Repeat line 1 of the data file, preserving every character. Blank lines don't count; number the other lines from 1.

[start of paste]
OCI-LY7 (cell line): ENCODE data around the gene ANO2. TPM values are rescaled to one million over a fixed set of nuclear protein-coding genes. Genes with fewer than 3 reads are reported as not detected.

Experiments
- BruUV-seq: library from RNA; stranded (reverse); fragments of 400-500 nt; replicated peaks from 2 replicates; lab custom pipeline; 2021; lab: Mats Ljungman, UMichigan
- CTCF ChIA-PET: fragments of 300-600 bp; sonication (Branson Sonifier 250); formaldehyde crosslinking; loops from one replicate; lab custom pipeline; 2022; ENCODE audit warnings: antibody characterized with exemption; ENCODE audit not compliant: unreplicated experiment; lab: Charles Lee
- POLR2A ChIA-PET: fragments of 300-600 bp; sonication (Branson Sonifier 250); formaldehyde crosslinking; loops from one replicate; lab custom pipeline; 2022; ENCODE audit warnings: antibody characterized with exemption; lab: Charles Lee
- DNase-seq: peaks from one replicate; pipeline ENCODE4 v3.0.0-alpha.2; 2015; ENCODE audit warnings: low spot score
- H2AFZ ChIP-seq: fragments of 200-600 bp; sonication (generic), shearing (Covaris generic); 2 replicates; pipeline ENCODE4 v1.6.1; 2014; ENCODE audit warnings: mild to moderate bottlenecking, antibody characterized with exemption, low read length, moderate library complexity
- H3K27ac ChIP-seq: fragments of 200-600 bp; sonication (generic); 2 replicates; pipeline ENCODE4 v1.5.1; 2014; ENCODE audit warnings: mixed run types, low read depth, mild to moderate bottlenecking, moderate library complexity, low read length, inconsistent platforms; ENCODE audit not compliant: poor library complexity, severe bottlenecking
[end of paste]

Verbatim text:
OCI-LY7 (cell line): ENCODE data around the gene ANO2. TPM values are rescaled to one million over a fixed set of nuclear protein-coding genes. Genes with fewer than 3 reads are reported as not detected.